Injured seamen are entitled to maintenance, cure and unearned wages, regardless of fault. The shipowner’s duty to pay these benefits is a “sacred obligation.” Willful breach of the obligation gave rise to a claim for punitive damages. In 1990, however, the U.S. Supreme court decided the case of Miles v. Apex Marine Corp., 498 U.S. 19 (1990), prohibiting the award of “non-pecuniary” damages in cases brought under the Jones Act. The decision was interpreted by lower courts to prevent the award of punitive damages for wrongful failure to pay maintenance and cure.
Then in 2009, in the case of Atlantic Sounding Co. v. Townsend, 557 U.S. 404 (2009), the Supreme Court reinstated the claim for punitive damages in maintenance and cure cases. The Court noted that claims for maintenance and cure, and for punitive damages in admiralty, existed under the General Maritime Law long before the passage of the Jones Act in 1920.
In reliance on Townsend, a claim for punitive damages for willful failure to pay maintenance and cure was upheld by the Washington State Supreme Court in Clausen v. Icicle Seafoods, Inc. 1012 AMC 660 (2012). The case involved a maritime employer that wilfully and callously withheld maintenance and cure from a crewmember injured aboard a fish processing barge. The employer deliberately withheld a medical examiner’s report confirming the plaintiff’s need for spinal surgery. The jury, appalled by the employer’s conduct, awarded $1.3 million in punitive damages. The defendant petitioned the U.S. Supreme Court for certiorari. Icicle Seafoods, Inc. v. Clausen, Cause No. 11-1475.
Yesterday, on the first day of its term, the Supreme Court denied certiorari, refusing to review the Washington State Supreme Court decision in Clausen.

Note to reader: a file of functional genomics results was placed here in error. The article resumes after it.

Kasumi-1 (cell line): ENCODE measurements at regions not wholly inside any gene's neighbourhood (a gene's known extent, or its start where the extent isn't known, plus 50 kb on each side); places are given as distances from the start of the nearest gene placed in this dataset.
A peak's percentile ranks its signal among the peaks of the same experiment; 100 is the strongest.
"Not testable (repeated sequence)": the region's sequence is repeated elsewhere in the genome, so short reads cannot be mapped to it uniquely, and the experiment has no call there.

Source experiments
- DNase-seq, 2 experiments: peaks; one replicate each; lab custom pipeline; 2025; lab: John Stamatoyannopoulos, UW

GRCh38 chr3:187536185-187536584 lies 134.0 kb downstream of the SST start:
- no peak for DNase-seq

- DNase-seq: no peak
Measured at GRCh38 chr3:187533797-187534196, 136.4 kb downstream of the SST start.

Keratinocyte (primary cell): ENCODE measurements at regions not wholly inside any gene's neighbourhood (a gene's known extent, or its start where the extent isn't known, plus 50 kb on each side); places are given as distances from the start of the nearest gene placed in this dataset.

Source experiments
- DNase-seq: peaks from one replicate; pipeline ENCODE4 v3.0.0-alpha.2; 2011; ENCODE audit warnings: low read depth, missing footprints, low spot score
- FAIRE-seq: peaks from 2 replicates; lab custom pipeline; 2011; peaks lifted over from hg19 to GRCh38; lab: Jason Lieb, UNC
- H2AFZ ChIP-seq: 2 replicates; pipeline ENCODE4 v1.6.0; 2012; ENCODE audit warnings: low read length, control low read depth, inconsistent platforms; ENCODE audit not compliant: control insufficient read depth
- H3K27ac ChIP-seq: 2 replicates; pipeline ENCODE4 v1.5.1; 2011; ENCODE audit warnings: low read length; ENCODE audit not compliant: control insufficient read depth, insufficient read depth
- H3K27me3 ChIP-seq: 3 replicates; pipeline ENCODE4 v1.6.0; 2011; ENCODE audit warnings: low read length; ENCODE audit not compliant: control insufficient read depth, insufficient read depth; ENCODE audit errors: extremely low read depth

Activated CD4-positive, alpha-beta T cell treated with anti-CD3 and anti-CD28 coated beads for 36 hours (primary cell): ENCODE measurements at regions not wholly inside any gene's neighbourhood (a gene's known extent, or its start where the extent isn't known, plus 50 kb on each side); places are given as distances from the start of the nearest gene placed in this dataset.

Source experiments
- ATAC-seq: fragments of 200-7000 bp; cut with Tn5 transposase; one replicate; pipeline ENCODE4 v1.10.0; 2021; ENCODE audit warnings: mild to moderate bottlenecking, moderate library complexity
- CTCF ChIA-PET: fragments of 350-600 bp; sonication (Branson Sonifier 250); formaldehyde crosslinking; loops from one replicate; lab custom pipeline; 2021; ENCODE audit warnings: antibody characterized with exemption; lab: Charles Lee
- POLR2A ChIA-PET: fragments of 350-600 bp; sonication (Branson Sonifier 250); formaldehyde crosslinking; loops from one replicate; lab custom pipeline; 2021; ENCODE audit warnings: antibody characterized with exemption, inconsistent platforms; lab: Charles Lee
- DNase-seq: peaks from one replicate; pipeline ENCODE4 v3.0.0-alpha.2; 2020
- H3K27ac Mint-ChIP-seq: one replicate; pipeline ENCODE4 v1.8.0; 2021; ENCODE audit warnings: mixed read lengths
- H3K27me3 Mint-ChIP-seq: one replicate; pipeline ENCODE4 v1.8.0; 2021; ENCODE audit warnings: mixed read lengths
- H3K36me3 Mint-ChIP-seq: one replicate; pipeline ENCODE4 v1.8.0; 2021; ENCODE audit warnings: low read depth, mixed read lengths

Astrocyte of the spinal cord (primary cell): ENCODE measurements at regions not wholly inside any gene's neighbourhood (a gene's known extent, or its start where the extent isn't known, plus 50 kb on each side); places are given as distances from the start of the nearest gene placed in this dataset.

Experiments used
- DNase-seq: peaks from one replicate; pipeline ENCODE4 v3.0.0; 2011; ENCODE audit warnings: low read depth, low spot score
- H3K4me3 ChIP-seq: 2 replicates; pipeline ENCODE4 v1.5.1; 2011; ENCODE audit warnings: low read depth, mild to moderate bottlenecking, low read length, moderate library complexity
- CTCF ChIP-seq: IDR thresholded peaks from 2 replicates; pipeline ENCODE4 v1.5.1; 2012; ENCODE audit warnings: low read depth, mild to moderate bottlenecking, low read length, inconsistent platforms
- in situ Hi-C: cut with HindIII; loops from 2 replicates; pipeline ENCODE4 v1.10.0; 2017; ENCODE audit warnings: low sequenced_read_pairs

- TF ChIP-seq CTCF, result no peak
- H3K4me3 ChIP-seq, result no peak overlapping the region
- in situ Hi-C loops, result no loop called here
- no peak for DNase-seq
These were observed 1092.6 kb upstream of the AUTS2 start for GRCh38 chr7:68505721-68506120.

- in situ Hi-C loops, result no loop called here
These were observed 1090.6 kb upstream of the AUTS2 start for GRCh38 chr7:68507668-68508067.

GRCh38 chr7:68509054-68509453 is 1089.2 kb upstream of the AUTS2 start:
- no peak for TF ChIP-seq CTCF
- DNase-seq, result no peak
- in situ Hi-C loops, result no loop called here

Why did the Court deny certiorari? One interpretation, favored by plaintiffs, is that the Court impliedly ruled that the decision was sound. Another possiblilty, however, is that different justices had different reasons to deny review. So-called liberal justices may have considered the decision sound, while so-called conservative justices may not have wanted to take a case in which the factual context so compellingly cried out for punitive damages. Indeed, the trial court in Clausen stated that the defendant’s conduct reached “the zenith of reprehensibility.” This was hardly the ideal case for the conservative justices to use to abrogate a claim for punitive damages.
Anderson Carey Alexander has been representing injured seamen for over three decades. The firm recovered punitive damages for wrongful failure to pay maintence and cure before the remedy was withdrawn in the wake of the 1990 case of Miles v. Apex Marine. In one case, a federal jury made a six figure punitive damage award against the largest tugboat company in the world. We stand ready to prosecute claims for punitive damages again now that the remedy has been restored by the Atlantic Sounding v. Townsend case. Injured seamen are encouraged to learn their rights. Maritime lawyers at Anderson Carey Alexander are availble for consultation, without obligation, at 1-800-BOATLAW.